More than half of Americans find hot or spicy foods appealing. The age group most likely to order spicy foods in a restaurant are in the 10 to 34 year age group. When people are told they must modify their diet, the most likely response is “Don’t make me give up my chilies. I cannot live without them.” Eating hot peppers activates areas of the brain related to both pleasure and pain. In fact, relief and pleasure are intertwined, overlapping in the same area of the brain. Sensations of pleasure and aversion both rely on nerves in the brain stem. Researchers feel that the love of heat from spicy foods, particularly those containing chilies or hot peppers, are these two systems of pleasure and pain working together.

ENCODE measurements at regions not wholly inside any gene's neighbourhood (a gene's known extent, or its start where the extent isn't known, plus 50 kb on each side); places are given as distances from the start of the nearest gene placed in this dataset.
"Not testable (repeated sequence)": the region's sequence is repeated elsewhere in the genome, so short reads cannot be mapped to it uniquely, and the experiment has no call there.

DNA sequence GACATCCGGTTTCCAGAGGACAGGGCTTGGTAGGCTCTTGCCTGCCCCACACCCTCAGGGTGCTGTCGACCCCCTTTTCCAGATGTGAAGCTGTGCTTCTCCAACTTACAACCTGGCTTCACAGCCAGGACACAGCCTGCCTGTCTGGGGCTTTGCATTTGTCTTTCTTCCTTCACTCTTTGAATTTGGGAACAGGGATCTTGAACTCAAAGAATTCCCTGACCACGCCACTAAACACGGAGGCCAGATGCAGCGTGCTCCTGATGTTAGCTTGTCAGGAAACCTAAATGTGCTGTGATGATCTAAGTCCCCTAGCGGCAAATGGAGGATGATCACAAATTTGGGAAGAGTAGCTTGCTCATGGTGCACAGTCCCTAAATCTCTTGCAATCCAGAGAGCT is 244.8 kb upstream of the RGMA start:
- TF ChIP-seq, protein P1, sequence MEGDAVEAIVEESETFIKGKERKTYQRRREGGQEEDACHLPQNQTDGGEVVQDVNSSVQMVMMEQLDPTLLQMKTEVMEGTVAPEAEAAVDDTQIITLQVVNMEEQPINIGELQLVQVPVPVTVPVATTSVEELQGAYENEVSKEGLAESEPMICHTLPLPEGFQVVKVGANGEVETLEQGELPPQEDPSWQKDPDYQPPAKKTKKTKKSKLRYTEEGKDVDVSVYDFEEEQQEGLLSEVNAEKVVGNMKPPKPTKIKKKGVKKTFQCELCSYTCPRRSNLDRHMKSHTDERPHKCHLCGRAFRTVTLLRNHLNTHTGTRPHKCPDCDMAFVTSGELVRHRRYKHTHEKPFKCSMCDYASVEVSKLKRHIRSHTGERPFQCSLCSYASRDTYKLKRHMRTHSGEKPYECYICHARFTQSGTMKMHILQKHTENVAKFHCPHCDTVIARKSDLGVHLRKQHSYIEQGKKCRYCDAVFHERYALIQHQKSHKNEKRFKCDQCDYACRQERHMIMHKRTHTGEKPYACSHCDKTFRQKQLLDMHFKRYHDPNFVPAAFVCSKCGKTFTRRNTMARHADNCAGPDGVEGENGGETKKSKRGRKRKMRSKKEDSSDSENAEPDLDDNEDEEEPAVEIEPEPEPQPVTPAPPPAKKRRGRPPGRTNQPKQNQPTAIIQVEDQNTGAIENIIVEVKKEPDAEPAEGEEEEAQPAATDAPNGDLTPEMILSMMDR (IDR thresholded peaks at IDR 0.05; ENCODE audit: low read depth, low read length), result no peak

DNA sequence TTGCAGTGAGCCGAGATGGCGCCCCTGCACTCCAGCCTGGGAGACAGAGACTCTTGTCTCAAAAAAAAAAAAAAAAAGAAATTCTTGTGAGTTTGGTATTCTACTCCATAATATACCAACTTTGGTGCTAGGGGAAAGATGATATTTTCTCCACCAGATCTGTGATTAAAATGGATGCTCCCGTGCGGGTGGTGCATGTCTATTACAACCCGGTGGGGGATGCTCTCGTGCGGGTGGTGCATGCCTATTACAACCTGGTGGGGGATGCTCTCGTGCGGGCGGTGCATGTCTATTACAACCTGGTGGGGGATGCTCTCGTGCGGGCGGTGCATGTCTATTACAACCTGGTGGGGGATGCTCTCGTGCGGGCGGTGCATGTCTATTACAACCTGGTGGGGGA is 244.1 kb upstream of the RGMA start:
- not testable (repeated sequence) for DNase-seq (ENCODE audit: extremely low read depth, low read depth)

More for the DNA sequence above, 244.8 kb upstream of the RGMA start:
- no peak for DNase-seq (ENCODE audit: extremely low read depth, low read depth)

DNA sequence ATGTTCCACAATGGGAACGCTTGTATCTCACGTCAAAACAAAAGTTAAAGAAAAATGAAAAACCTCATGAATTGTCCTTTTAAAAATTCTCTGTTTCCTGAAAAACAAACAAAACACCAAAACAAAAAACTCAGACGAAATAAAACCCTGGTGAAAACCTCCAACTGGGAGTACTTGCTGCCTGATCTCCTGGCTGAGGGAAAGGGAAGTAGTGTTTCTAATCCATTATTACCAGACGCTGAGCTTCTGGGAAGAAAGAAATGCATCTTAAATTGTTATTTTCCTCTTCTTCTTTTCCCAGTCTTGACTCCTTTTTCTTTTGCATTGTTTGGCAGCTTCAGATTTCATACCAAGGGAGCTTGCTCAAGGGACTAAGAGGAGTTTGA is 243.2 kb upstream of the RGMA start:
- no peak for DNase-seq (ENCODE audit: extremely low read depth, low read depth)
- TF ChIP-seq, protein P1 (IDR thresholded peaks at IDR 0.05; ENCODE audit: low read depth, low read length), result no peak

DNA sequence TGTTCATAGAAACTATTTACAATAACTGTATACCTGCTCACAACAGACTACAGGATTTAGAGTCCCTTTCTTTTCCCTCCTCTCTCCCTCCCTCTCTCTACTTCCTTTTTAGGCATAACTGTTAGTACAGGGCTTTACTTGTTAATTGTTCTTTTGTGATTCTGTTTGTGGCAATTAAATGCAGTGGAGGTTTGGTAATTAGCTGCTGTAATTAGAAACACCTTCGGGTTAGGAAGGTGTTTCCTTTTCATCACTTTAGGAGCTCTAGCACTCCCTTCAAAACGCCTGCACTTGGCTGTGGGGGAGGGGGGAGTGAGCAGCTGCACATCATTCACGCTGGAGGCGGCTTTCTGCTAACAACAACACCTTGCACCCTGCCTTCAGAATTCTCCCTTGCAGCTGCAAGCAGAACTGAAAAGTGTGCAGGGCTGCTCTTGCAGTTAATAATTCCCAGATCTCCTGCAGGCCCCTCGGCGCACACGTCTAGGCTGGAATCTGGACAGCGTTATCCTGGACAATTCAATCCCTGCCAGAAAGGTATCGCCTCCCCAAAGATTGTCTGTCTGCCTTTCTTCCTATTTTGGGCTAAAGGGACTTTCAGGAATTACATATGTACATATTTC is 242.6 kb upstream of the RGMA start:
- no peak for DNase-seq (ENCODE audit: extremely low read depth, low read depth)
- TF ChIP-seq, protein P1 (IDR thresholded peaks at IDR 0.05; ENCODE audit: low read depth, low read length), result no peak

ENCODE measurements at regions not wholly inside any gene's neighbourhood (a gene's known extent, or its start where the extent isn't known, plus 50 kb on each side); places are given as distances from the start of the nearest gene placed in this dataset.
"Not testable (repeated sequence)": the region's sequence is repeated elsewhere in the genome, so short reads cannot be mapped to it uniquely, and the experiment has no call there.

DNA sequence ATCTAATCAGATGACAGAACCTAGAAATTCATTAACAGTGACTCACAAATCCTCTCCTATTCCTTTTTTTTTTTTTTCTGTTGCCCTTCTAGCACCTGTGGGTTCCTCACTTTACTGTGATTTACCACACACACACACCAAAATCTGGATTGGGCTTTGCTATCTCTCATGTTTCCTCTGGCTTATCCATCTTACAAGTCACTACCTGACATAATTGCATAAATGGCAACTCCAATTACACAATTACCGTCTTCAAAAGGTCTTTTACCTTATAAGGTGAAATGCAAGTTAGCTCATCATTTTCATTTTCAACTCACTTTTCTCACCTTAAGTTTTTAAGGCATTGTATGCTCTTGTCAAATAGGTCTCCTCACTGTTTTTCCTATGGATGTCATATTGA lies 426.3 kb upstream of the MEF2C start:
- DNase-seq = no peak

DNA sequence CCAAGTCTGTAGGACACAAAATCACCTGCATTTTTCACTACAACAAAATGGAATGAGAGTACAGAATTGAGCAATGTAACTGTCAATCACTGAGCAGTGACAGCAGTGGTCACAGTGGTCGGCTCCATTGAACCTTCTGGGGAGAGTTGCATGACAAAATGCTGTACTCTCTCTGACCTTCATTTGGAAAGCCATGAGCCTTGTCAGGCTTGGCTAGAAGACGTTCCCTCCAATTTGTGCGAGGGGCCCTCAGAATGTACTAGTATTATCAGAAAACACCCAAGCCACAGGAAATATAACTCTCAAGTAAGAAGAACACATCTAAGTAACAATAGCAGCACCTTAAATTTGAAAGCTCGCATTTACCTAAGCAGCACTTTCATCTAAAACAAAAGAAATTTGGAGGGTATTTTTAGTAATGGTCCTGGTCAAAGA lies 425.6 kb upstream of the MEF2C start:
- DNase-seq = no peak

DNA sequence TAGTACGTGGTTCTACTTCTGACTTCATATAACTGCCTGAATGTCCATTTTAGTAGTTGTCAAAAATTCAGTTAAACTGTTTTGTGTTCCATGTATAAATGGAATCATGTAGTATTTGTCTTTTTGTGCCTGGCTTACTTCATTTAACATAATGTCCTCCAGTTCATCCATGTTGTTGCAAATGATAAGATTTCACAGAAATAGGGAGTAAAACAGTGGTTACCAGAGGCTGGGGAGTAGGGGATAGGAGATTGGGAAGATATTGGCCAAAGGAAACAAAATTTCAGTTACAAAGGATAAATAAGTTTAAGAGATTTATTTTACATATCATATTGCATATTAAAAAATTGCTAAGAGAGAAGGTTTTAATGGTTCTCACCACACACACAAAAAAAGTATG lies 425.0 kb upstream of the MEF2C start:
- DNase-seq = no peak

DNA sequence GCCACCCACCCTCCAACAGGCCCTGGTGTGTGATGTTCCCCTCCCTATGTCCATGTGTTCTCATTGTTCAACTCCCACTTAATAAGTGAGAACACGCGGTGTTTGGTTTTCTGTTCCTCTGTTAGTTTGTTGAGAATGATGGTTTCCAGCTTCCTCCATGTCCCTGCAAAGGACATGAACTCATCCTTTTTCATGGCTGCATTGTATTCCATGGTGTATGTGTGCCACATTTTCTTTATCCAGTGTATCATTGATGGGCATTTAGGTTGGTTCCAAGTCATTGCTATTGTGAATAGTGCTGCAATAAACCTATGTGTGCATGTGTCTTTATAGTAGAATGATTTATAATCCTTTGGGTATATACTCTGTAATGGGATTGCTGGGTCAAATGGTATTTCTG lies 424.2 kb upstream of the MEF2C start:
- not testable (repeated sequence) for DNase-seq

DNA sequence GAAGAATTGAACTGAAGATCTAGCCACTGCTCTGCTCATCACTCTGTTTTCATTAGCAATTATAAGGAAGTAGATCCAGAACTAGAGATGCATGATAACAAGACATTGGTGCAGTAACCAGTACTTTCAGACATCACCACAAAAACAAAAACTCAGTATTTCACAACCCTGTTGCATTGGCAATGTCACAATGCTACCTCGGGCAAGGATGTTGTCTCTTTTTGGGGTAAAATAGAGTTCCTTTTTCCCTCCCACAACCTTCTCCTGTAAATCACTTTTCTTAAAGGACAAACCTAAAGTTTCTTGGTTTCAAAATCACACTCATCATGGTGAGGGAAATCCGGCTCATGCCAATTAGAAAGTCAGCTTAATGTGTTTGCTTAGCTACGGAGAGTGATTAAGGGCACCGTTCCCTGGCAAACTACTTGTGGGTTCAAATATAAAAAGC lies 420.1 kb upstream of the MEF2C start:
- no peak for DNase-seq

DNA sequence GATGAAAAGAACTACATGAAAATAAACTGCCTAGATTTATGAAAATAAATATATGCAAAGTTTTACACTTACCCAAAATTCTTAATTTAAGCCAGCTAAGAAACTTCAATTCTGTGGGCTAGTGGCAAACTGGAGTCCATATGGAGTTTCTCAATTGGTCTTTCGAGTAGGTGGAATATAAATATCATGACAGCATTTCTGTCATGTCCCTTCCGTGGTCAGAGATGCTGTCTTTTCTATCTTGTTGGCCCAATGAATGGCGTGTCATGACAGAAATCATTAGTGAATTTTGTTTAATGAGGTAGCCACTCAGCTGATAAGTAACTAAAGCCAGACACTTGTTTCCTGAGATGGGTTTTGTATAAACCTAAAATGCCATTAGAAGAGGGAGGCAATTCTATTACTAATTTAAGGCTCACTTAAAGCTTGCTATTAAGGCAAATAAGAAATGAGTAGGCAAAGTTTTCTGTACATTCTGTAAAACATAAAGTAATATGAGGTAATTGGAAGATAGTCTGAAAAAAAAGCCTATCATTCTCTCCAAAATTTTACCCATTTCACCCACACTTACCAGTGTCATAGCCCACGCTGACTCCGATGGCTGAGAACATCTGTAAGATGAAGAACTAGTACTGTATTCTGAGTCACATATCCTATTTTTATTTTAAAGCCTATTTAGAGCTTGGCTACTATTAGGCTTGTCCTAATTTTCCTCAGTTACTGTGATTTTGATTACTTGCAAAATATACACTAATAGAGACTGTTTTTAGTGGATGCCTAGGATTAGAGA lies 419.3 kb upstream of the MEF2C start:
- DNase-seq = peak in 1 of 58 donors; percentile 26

Chili peppers are one of the main sources of capsaicin, which gives them their “heat.” Capsaicin also has many health benefits. It may lower the risk of intestinal tumors, has possibilities of lowering other forms of cancer, may help fight obesity by boosting metabolic and fat burning rate, and if applied topically, reduces pain. Eating spicy foods may agree with you and you may enjoy them. However, limiting them toward bedtime may help avoid indigestion that makes it difficult to get a good night’s sleep. They are still linked with time spent awake during the night and taking longer to go to sleep.